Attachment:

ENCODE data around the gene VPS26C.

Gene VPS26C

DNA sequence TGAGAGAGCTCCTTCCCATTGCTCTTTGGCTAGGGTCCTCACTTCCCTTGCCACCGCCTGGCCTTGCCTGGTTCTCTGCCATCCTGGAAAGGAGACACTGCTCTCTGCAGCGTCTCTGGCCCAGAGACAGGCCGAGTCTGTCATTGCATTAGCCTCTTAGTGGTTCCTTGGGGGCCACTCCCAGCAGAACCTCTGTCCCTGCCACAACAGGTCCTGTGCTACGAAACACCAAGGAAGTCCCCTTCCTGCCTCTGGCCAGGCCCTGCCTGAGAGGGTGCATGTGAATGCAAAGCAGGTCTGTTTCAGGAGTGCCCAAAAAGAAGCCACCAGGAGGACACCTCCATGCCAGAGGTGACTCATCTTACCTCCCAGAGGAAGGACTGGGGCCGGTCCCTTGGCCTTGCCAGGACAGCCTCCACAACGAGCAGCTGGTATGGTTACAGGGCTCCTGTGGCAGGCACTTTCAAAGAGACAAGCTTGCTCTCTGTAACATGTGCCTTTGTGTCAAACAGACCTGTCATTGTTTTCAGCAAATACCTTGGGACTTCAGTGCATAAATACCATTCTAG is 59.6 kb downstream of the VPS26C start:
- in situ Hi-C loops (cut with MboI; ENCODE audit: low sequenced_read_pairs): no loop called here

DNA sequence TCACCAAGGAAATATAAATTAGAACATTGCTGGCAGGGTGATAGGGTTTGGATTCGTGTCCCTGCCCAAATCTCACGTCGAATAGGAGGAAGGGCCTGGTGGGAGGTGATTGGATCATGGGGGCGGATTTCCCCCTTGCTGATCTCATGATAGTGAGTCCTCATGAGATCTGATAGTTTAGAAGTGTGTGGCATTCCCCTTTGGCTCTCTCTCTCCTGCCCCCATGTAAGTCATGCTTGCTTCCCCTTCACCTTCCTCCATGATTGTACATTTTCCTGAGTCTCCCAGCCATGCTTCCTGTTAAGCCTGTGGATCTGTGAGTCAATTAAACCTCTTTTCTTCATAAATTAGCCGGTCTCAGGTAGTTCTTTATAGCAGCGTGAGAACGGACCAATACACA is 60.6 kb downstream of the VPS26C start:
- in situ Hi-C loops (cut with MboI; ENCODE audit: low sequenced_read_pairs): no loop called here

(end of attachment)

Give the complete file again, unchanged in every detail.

ENCODE data around the gene VPS26C.

Gene VPS26C

DNA sequence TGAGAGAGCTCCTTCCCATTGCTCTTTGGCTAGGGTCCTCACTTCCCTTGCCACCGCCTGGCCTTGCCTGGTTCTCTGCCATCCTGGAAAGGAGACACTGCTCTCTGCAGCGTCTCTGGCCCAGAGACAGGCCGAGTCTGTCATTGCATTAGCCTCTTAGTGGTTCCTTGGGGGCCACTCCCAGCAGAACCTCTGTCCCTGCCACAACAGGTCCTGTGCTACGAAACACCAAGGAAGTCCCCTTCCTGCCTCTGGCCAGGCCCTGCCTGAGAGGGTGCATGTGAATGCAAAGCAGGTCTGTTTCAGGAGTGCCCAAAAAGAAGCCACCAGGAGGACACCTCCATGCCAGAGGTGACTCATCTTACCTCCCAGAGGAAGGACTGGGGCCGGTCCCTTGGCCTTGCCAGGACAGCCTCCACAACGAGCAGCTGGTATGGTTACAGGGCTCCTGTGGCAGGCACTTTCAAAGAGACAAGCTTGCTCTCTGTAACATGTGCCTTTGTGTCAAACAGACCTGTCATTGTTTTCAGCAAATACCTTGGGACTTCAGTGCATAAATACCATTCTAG is 59.6 kb downstream of the VPS26C start:
- in situ Hi-C loops (cut with MboI; ENCODE audit: low sequenced_read_pairs): no loop called here

DNA sequence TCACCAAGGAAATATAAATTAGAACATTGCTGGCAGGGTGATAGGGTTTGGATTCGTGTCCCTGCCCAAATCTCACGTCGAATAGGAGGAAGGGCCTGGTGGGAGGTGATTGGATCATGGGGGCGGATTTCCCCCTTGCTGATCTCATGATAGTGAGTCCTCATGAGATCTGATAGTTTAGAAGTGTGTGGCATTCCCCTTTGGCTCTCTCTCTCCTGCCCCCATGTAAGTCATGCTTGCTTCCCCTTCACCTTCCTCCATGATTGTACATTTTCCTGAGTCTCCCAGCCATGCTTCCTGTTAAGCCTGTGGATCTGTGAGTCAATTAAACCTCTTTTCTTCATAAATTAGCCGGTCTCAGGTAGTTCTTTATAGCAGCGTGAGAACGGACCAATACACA is 60.6 kb downstream of the VPS26C start:
- in situ Hi-C loops (cut with MboI; ENCODE audit: low sequenced_read_pairs): no loop called here